Located in Central Europe, the Republic of Poland is becoming a frequent destination for international assignees. Our latest Market Watch on Poland discusses the challenges that assignees may face when moving there.
Challenges for International Assignees
There is a distinct divide between availability of properties in major cities and the rest of the country, with the general rule being the smaller the city, the less housing available. Cities like Warsaw, Lodz, Wroclaw, and Krakow provide a good selection of expatriate accommodation, including apartments and houses. Outside of these metropolises, it is unusual for locals to rent a property, and this means it can be quite challenging to source appropriate expatriate housing. Regardless of where the property is, when compared with the rest of Central Europe, rental rates are very reasonable in Poland.
TIP! Assignees looking for a property outside of the major cities need to work closely with their destination service provider (DSP), who may source a property for sale and then contact the owner to see whether they would consider letting.
TIP! Another consideration is that landlords in Poland offer either fixed or indefinite leases. We recommend that assignees always opt for fixed agreements, as they provide far more security.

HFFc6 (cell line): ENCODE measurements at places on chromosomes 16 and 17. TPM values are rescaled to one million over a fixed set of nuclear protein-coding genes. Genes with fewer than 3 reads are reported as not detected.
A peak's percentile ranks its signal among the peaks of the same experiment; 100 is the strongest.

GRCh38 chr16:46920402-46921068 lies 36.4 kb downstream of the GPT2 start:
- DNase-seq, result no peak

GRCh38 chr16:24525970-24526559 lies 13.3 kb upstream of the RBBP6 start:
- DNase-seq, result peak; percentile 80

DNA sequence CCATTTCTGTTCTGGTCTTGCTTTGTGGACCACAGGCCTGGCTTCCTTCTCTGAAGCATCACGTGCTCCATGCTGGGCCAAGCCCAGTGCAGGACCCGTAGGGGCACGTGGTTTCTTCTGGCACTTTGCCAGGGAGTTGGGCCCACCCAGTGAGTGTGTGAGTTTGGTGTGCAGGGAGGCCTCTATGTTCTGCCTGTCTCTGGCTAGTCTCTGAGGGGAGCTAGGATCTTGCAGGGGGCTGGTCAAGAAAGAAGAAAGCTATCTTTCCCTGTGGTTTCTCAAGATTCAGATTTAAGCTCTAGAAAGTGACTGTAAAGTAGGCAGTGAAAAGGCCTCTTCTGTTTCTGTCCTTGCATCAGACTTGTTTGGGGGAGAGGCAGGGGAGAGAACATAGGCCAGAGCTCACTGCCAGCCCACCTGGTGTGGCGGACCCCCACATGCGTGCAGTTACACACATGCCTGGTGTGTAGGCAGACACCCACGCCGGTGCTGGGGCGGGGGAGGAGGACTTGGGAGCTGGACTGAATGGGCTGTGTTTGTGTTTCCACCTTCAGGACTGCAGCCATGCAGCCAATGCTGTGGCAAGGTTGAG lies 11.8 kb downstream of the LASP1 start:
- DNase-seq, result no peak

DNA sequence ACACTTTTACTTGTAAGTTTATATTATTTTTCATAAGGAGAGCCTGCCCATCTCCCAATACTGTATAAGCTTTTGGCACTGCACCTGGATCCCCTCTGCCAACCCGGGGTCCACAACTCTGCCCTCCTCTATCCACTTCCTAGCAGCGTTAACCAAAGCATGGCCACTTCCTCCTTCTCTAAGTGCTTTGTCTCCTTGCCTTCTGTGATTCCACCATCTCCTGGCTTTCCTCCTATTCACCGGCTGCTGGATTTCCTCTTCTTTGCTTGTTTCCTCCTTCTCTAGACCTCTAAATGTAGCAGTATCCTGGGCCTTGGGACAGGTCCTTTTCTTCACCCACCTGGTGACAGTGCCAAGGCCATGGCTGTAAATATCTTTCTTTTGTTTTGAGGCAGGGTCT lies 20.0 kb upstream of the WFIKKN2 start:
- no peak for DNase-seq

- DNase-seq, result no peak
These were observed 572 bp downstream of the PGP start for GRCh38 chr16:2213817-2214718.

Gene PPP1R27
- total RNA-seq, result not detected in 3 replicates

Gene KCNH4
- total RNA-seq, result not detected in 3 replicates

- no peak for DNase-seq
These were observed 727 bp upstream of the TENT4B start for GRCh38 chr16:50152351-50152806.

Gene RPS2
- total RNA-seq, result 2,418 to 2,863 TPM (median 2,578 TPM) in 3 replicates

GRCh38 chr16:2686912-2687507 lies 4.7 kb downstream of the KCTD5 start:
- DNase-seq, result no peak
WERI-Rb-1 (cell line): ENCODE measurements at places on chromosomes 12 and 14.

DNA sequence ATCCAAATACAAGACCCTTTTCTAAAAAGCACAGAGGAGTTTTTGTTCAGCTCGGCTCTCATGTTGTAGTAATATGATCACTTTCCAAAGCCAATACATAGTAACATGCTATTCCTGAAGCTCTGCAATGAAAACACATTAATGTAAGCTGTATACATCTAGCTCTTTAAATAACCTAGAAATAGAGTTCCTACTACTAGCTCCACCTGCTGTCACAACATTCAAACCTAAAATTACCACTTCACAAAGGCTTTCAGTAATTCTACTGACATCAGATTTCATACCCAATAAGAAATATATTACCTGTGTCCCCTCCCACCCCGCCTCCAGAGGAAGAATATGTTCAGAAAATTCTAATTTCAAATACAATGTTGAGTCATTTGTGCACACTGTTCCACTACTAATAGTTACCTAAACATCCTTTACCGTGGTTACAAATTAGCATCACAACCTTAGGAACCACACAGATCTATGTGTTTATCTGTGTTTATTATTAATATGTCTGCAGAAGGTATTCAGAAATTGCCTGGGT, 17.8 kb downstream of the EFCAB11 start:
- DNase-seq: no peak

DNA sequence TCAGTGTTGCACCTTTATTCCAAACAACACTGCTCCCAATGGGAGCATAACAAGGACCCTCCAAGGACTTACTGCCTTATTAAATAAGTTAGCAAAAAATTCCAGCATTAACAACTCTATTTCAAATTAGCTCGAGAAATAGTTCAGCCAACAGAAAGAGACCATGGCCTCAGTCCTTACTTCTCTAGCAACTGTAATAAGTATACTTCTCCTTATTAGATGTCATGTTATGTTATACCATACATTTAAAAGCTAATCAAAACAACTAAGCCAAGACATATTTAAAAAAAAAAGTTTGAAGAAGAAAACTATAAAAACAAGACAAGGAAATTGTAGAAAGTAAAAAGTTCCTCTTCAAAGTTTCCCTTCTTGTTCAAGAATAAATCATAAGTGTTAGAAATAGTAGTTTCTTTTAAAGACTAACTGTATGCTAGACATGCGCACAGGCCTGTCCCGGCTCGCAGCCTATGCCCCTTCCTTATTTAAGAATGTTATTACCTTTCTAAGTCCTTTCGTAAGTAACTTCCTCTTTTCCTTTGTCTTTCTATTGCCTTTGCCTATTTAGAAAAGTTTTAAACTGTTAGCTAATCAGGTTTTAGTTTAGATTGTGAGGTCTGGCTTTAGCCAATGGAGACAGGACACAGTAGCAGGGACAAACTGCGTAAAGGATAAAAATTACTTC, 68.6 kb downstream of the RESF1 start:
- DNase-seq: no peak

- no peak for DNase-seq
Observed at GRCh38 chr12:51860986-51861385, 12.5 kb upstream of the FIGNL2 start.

Poland has a well-developed public transport network in major cities. Assignees may use buses, trams, or trolleybuses (electric-powered trackless vehicles), and in Warsaw, there is an underground train network. Road infrastructure requires more development, however, as there is a limited motorway system and few dual carriageways.
TIP! With roads and public transport not as reliable outside city centres, assignees searching for a property in suburban areas should be mindful of the distance between their new home and workplace or school. Consider a pre-decision area orientation visit so that assignees and families have a good understanding of their possible commutes.
The official language is Polish, written in a modified Latin alphabet, not to be confused with the Cyrillic alphabet used in Russia. The majority of young people will be able to speak English, but assignees should not assume everyone is fluent.
TIP! Although it is not completely necessary to be fluent in Polish, according to the Cartus Intercultural and Language Solutions team, making the effort to learn basic phrases will enhance the assignee’s relocation experience. It may also help to build good working relationships with Polish colleagues.